Monday, February 14, 2011

About a Girl

When Katie was three our pediatrician diagnosed her with pddnos. She had seem my child in all her glory, and told us a program like ABA would be beneficial.

The problem? Our school district didn't agree. A medical diagnosis isn't good enough, you know. A child needs an educational diagnosis to receive services at school. She was in an integrated preschool program, but only received speech therapy, and they refused to give her anything more. In their opinion her behaviors were just part of her personality. She was constantly sitting in time out, and was even told she wasn't welcome in the classroom if she continued to behave a certain way. At 3. Can I add that she barely spoke at this age, too. Severely behind on verbal communication, but her behaviors were looked at as having nothing to do with that. Right.

To this day I 100% believe that had Katie been a boy she would have been diagnosed much earlier. People would have looked at her behaviors, lack of communication, social differences, and seen her for what she was-a child with Autism. Instead, she was just a drama queen.

There are other things that don't stand out for girls. Lining up dolls or stuffed animals isn't a red flag like the lining up of cars. All Katie did, and still does to this day, is line up her "girl" toys, but not actually pretend play with them.

On Katie's 3rd birthday my mom bought her a dollhouse and came over early to set it all up. Any other 3 yr old girl would run over ecstatic. I have witnessed other 3yo's playing with a dollhouse. Heck, my 15 mo niece can appropriately play with one. Katie walked over and began throwing and pushing all the pieces out, then walked away. Just her personality, right?

It is frustrating how every day when picking Katie up from preschool I got a bad report. It became even more frustrating inKindergarten, even after her diagnosis, when I received phone calls and notes home about her behavior, without anyone caring there was a root cause. Oh, and did I mention no one thought to share her IEP with any teacher besides the classroom one? So you can image the tings I heard from her gym teacher, music teacher, art teacher...

At one point last year the school guidance counselor even pulled me aside and handed me a note. When I opened it, it read 1,2,3 Magic. Yes, because Katie was just a discipline problem. (and we already own a copy, thanks).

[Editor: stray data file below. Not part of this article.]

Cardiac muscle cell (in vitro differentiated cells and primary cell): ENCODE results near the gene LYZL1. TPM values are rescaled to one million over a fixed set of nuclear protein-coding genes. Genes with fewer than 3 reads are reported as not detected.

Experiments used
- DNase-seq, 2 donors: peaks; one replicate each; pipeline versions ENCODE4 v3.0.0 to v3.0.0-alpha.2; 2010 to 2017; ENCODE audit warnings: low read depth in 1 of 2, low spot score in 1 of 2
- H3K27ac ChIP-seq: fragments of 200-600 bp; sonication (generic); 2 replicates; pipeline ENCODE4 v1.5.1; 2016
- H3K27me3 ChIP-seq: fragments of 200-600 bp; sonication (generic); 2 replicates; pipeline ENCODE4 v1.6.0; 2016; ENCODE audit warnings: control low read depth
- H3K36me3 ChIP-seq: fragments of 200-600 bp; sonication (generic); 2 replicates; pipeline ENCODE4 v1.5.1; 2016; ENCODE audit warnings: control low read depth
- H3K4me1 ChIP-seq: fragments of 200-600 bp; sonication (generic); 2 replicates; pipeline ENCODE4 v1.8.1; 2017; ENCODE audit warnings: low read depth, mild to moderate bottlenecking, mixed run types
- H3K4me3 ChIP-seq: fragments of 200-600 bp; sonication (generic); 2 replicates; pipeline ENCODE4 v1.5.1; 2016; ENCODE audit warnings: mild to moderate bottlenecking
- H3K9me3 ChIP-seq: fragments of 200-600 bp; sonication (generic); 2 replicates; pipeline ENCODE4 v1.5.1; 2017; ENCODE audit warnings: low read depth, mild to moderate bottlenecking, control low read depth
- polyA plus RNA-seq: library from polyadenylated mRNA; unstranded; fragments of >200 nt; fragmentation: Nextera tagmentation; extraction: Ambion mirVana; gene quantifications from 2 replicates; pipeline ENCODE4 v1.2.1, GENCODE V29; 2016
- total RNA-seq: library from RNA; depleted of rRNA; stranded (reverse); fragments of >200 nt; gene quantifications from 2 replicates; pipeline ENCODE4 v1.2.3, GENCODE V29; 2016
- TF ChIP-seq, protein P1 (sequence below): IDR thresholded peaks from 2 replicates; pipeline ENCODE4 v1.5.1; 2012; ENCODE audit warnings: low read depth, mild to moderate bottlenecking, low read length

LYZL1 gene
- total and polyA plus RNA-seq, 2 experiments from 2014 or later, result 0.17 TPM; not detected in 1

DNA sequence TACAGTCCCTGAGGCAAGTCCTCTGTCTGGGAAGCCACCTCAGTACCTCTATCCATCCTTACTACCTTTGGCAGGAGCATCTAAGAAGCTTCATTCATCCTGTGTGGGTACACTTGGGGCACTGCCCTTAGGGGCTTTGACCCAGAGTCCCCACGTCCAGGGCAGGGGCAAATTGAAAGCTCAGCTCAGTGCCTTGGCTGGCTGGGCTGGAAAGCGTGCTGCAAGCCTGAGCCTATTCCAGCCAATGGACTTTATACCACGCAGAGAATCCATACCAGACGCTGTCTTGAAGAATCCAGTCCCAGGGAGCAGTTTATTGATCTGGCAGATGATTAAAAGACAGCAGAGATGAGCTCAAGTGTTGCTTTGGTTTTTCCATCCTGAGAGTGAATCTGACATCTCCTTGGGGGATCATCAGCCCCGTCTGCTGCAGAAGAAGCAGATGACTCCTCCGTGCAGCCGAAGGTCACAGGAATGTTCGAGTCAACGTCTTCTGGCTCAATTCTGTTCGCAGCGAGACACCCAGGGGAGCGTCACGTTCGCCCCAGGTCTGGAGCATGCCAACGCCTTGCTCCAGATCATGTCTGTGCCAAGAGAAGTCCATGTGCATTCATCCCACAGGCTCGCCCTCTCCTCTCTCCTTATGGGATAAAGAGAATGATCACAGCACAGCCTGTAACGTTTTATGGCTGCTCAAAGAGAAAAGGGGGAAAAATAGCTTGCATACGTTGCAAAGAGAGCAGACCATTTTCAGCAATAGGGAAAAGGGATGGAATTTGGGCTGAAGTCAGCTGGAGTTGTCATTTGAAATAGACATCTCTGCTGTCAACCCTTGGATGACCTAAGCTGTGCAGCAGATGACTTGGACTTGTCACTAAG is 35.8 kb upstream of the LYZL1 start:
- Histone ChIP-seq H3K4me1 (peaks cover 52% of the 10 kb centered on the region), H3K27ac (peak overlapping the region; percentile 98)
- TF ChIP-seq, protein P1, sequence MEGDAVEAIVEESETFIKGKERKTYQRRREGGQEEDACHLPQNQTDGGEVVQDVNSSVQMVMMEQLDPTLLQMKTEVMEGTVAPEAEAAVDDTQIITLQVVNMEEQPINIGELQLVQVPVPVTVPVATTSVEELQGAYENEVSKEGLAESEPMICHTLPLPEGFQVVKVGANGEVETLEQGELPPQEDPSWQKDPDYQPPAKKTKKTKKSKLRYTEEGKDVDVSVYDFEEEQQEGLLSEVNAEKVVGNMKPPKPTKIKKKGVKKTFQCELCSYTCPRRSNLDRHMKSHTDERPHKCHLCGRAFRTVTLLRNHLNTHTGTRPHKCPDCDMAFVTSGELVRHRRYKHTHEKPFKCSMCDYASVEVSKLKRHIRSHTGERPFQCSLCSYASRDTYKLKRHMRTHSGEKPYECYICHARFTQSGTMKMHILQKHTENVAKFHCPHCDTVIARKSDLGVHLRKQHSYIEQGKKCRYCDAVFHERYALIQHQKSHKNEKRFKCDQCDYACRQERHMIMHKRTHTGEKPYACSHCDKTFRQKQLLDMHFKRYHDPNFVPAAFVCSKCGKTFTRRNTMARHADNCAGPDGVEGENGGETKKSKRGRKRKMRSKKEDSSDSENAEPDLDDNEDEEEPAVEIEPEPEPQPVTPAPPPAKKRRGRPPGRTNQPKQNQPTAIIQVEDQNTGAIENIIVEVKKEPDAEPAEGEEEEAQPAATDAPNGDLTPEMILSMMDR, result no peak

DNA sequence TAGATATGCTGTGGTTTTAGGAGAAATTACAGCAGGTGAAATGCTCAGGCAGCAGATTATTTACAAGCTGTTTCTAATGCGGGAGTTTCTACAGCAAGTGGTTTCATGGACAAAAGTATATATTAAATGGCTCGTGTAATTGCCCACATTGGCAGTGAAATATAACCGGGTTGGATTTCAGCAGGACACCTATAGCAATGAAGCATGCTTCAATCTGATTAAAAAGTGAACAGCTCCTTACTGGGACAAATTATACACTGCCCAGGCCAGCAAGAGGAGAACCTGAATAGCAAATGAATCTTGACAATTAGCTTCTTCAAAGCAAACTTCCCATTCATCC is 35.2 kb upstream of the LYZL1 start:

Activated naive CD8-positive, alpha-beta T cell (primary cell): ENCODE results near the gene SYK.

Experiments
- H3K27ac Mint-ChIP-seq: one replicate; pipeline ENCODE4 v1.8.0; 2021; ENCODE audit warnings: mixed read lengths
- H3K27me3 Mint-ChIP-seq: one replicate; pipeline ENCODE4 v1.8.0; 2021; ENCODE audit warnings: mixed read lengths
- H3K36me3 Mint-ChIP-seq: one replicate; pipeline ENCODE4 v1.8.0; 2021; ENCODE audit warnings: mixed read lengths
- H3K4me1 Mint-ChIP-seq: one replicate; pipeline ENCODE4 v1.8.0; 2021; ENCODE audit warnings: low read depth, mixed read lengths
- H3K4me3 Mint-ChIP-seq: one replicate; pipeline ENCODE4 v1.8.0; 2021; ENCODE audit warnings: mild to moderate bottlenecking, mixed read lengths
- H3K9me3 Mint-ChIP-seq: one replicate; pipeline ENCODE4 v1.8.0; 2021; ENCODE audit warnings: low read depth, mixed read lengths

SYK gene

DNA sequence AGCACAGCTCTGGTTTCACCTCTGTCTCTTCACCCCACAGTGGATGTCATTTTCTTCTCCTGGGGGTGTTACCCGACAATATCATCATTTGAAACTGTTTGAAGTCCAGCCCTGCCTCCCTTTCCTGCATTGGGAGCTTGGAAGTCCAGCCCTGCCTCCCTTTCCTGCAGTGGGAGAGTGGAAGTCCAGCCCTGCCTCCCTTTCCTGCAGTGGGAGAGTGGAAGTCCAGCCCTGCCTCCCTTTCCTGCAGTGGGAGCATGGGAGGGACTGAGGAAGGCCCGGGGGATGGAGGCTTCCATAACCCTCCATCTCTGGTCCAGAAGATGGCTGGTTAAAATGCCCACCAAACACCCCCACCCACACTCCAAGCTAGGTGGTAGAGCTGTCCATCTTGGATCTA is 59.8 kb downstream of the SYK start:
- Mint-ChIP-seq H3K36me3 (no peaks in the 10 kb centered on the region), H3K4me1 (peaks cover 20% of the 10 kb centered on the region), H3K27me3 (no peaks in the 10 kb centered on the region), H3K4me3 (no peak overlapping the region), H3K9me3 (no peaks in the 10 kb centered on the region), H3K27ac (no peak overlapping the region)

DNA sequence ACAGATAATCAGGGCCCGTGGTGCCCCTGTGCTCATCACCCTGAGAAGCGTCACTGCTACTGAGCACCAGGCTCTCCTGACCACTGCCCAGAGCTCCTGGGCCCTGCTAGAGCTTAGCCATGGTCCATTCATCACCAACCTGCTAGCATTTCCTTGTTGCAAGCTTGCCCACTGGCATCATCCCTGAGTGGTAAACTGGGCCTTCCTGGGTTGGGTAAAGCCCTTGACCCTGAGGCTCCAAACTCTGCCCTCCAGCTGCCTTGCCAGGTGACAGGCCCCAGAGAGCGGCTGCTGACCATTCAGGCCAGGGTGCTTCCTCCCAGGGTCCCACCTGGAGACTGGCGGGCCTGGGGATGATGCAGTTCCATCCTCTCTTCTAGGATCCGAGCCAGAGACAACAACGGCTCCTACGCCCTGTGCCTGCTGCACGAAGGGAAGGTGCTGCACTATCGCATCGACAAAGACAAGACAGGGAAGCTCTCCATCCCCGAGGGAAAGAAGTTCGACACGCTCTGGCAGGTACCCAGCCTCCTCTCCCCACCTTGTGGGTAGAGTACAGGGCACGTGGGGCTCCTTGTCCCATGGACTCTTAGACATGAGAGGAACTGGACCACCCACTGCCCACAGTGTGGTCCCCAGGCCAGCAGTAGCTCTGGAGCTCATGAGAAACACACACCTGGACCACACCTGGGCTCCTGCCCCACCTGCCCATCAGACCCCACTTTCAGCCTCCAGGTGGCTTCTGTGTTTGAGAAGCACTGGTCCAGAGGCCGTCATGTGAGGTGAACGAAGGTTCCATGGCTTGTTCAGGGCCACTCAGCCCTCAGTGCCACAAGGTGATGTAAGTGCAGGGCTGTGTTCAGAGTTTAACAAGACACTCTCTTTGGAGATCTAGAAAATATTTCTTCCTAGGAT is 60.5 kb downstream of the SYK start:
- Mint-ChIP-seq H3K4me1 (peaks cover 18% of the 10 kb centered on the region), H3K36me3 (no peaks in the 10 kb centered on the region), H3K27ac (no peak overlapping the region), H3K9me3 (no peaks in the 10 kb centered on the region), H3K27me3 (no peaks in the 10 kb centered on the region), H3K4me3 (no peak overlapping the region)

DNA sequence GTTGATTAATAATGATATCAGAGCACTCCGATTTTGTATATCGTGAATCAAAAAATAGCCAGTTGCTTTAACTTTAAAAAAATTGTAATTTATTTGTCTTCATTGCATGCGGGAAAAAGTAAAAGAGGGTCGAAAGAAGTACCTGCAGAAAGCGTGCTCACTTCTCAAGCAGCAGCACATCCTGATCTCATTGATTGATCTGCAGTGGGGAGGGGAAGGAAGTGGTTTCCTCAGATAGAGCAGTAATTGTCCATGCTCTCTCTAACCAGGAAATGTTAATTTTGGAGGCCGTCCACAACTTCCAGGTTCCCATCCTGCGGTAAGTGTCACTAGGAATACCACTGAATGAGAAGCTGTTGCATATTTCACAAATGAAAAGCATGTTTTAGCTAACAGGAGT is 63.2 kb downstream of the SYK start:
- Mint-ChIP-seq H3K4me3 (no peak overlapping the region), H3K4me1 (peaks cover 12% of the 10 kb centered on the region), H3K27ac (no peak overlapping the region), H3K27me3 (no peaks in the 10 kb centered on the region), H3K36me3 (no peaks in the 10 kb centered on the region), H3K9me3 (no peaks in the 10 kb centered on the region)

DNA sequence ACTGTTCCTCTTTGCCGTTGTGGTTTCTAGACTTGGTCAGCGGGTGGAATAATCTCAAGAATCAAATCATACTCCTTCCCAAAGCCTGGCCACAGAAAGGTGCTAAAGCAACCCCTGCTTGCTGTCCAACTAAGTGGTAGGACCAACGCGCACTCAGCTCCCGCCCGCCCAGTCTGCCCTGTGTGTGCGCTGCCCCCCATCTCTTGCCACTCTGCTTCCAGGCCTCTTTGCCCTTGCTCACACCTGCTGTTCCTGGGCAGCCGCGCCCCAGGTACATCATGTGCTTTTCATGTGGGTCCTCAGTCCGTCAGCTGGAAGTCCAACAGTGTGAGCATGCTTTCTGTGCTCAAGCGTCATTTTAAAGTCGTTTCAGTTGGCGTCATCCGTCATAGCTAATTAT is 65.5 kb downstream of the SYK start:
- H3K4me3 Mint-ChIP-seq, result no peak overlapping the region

Let me hazard a guess that if a little boy started hitting his classmates, you can be sure something would be done. Katie starts hitting and it's pushed under the rug. No big deal.

If a little boy crumpled his papers in class and refused to do his work there is probably a good chance that behavior would be flagged. Not with Katie. Of course it's not that she has a weak grasp and hates writing. Of course it isn't because the anxiety over having to do work or take a test gets the best of her. She is a girl and girls are drama.

Even this year when she was running from the classrooms nothing was done until I pushed for something to be done. It was all downplayed. Even after a diagnosis from a developmental ped, one that the school accepted, Katie is still treated most of the time like a  the bad kid. Just recently I had the Autism specialist (from the school district!) go to bat for us because Katie was being dealt with as though she was a typical kid
(meaning how a typical kid would be treated for behavior issues), and the fact is children with Autism don't respond well to that (meaning punishment and negative reinforcement) because they aren't doing it for the same reasons.

I have met the parents of little boys her age, with the same diagnosis, but who receive a ton more therapy. I know little boys higher functioning than Katie who spend half their days in a substantially separate class.

But Katie isn't afforded any of this extra help. And I fully believe it is because she is a girl and girls are looked at and treated a different way. I also believe there are girls who are probably being left out to dry. Katie is the only girl in her speech group, the only girl in hersocial skills group. Are you telling me in the whole school she is the only girl her age on the spectrum? Or is she just the only girl who has a pain in the ass mother pushing to make sure her child gets what she needs.

Even in first grade, at 7 years old, it is still a constant battle.

A lot of girls are diagnosed with Autism later than boys, and a lot of girls do not receive the therapy they need to be successful. I am hoping as more research is done this will change. Autism isn't just a disorder for boys, and it's about time everyone realized that.

Jen is the mother of two wonderful children and she blogs here. I consider her a good friend and a great listener. Her daughter Katie and my son Racer share a lot of similar problems and its great to know that we're not alone in this world. So show her some love here on her post and on her blog! 


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